Viewpoint: Scaling Hydropower Development for Success from Mega to Micro

By David Appleyard

Scaling hydropower development for success from mega to micro Two recent news items have highlighted the breadth of hydropower development and its role in supporting clean and sustainable energy.

In late December 2014, owners of the Three Gorges project on the Yangtze River revealed that it had broken the world record for annual hydroelectric power production.

More than a decade after it became the world’s largest power plant, at more than 22 GW of installed capacity, China Three Gorges Corp. reported that annual electricity production had reached close to 100 TWh in 2014.

This figure exceeds that of the 2013 record holder, the world’s second largest hydropower installation, that at Itaipu on the Parana river on the Brazil-Paraguay border with its 14 GW of capacity.

Indeed, the two projects have traded places for the record holder for annual electricity production several times in recent years, with Three Gorges establishing a record high of 98.1 TWh in 2012, before Itaipu took the crown in 2013 with 98.63 TWh.

By any reckoning these production figures are prodigious and although the Three Gorges project is not without controversy, it must be recognized that the 2014 output from this single installation was equivalent to burning some 29 million tonnes of coal in a thermal plant, according to the company. Consequently, its owners suggest the project has prevented around 100 million tonnes of carbon dioxide emissions from reaching the atmosphere. Furthermore, CTG controls a total of 45,495 MW of large hydro, making it a major contributor in addressing China’s burgeoning environmental problems.

The second revelation comes in at the polar opposite of scale. Lucid Energy, along with the Portland Water Bureau (PWB), has announced that operations have begun at the Portland LucidPipe Power System project in Portland, Oregon, in the USA.

Using the gravity-fed flow of water inside a PWB pipeline to spin four 42 inch turbines, each of which has a capacity of up to 100 kW, this energy is sold to Portland General Electric (PGE) under a 20-year power purchase agreement (PPA).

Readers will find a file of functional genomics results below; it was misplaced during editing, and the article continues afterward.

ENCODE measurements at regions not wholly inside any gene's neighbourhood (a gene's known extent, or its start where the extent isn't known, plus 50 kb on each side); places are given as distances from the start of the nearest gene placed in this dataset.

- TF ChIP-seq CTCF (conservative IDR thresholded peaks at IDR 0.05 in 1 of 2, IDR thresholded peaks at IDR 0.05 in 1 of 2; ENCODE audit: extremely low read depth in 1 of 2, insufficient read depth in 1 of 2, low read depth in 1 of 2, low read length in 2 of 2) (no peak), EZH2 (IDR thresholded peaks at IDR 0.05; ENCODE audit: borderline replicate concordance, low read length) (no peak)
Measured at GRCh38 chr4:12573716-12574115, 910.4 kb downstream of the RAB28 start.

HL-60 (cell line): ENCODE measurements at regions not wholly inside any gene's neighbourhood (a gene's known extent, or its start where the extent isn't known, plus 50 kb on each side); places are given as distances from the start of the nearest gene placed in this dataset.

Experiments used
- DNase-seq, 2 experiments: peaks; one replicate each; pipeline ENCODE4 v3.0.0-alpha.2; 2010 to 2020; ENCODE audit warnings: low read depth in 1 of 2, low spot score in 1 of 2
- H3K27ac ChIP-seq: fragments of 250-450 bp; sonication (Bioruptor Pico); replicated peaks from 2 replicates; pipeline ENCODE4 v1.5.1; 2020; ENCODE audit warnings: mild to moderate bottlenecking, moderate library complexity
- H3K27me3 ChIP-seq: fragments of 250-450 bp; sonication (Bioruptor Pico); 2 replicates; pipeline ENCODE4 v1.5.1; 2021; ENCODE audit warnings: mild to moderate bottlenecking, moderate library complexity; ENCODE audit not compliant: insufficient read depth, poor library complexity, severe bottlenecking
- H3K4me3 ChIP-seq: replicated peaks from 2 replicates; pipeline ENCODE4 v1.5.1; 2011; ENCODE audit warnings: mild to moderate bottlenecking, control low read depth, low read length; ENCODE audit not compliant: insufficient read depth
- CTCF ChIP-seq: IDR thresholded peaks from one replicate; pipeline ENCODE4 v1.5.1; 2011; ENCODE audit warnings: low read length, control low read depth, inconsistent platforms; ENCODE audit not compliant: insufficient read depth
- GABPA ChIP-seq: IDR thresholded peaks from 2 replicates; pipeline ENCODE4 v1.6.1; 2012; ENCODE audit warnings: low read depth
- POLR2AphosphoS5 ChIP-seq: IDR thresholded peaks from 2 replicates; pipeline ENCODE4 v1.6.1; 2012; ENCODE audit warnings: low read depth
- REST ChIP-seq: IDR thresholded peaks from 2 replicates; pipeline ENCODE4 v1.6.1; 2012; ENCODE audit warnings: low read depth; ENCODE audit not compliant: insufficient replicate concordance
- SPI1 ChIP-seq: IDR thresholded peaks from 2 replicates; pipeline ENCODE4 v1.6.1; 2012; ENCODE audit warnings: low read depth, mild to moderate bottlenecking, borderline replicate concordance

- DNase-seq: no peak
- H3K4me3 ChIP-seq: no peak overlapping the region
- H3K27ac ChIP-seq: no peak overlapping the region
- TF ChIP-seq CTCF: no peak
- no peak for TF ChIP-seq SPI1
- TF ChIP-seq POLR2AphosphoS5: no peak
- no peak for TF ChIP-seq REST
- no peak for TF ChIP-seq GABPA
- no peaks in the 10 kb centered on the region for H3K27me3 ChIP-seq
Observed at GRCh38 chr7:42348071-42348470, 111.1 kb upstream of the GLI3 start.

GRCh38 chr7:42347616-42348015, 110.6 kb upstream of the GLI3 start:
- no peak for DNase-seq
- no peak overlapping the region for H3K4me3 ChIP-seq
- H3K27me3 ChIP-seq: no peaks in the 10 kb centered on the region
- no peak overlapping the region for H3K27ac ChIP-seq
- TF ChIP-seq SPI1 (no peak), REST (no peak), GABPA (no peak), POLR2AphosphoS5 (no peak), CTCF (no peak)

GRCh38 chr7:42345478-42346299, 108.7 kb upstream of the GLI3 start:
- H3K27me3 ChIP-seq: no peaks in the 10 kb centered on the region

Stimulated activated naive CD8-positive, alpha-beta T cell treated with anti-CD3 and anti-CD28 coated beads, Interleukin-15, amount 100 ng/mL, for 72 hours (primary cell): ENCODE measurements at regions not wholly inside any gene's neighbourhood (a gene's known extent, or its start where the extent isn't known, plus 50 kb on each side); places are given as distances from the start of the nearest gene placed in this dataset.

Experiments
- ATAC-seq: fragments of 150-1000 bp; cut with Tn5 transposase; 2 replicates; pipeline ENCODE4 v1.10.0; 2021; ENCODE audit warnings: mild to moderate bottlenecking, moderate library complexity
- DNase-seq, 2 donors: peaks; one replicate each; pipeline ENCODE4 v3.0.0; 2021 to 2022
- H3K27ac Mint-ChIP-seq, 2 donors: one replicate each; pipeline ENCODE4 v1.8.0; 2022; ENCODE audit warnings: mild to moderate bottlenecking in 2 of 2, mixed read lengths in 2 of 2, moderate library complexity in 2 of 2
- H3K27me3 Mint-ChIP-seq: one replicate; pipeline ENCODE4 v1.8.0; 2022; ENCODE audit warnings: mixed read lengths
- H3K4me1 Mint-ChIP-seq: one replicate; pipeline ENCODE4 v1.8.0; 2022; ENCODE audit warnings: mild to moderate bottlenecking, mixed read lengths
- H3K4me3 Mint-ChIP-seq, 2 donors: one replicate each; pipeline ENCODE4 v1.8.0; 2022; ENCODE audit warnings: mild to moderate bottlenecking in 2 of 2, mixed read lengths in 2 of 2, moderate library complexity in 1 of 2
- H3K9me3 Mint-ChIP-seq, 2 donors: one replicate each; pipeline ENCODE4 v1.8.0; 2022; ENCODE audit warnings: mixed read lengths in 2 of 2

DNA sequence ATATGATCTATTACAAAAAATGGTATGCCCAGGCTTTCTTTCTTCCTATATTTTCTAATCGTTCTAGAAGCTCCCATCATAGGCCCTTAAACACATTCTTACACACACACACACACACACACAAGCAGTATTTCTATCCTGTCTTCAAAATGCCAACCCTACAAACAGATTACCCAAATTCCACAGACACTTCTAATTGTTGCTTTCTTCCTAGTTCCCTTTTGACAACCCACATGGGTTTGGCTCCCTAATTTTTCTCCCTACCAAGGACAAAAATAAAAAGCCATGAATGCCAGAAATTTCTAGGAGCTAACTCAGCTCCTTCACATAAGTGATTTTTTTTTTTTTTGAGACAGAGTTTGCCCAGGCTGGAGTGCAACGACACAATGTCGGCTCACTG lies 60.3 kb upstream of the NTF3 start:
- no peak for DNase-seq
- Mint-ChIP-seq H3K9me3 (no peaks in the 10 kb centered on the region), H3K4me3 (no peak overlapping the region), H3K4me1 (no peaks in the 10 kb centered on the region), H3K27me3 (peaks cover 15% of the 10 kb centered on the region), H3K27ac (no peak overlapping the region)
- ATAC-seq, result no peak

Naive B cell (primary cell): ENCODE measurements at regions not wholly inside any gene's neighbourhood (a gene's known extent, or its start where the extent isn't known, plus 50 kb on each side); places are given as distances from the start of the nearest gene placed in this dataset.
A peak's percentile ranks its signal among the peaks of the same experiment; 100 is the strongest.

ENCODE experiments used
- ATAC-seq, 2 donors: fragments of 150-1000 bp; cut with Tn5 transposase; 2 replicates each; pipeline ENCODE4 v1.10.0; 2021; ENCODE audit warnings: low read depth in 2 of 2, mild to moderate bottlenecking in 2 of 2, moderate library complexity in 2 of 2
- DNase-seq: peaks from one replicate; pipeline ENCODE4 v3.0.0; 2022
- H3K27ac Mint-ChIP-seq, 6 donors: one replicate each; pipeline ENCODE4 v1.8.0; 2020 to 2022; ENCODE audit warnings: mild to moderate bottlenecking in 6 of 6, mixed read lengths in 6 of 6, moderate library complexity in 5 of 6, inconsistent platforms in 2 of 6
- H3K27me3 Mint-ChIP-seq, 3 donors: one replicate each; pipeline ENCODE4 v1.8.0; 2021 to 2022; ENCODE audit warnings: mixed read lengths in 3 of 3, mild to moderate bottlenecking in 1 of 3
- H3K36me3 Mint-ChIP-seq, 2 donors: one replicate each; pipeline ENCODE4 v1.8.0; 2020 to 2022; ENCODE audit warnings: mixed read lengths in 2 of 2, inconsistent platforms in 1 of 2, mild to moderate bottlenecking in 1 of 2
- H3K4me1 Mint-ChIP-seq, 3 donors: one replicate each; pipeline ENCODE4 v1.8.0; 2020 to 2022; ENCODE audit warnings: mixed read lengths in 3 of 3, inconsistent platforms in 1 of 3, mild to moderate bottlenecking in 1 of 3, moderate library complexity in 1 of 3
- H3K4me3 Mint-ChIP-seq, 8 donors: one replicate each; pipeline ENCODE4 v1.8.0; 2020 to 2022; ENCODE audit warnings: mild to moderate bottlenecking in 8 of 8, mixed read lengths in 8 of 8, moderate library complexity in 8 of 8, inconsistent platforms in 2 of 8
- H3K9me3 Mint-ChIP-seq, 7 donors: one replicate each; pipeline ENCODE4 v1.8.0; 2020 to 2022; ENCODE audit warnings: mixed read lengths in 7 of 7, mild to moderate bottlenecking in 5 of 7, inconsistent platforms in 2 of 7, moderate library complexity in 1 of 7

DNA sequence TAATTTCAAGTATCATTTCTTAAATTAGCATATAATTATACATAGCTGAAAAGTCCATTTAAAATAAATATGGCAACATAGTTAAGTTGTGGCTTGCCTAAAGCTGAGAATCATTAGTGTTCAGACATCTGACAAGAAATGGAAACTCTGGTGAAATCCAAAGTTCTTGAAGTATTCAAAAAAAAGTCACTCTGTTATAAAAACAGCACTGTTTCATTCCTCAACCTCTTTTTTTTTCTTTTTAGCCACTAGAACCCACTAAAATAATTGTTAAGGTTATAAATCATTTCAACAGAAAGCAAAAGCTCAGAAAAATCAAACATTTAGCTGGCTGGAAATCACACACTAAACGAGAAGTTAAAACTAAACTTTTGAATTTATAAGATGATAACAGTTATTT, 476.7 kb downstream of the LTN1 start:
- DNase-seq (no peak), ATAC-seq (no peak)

Installed at no cost to PWB or the city of Portland, the system is apparently the first in-pipe hydropower in a municipal water line in the USA to secure a PPA.

“The Water Bureau welcomed the opportunity to explore the innovative use of a Portland pipe delivering water to create hydroelectric power as well,” said Water Bureau Administrator David Shaff, adding: “Water and energy are closely linked.”

Financed with capital from a subsidiary of Harbourton Enterprises, the project will generate approximately US$2 million worth of power over the duration of the PPA.

Of course, such a project’s power contribution is just a fraction of that of the Three Gorges project, but there is nonetheless a common theme. Gregg Semler, president and chief executive officer of Lucid Energy Inc., puts it succinctly when he says: “Water agencies are looking for ways to be more energy efficient, energy utilities are seeking more renewable sources of energy and investors are seeking opportunities in smart water and energy infrastructure.”

And these two seemingly entirely disparate developments have at least one other thing in common — generating energy from water in an efficient and clean way.

This theme, uniting two radically different projects half a world apart, amply illustrates both the ability of hydropower to change people’s lives and make a real difference to global challenges such as climate change and also the diverse ways in which this resource can be used for the benefit of society and the economy. It is no longer oil that may be accurately described as liquid gold, but – developed sustainably and intelligently – this soubriquet surely belongs to the Earth’s water.

Indeed, HRW – Hydro Review Worldwide has a number of opportunities to join with you in celebrating this diversity in applications in the coming months. For example, the whole of the HydroWorld.com team will be in Portland, Oregon, USA, this coming July for the HydroVision International event, bringing hydropower experts and exhibitors right across the breadth of the hydro industry and showing just how much this sector has to offer the world. Portland is of course also home to this latest LucidPipe system.

We’re also very much looking forward to seeing you all in Beijing in May for the International Hydropower Association’s World Hydropower Congress. This takes place May 19-21 in China, as we know home to the world’s largest operating hydropower installation and what may be a record breaking project next year too. HRW-Hydro Review Worldwide is an official partner of the IHA World Hydropower Congress.

It’s a small world when it comes to hydropower, but then the dreams are big.

David Appleyard
Chief Editor

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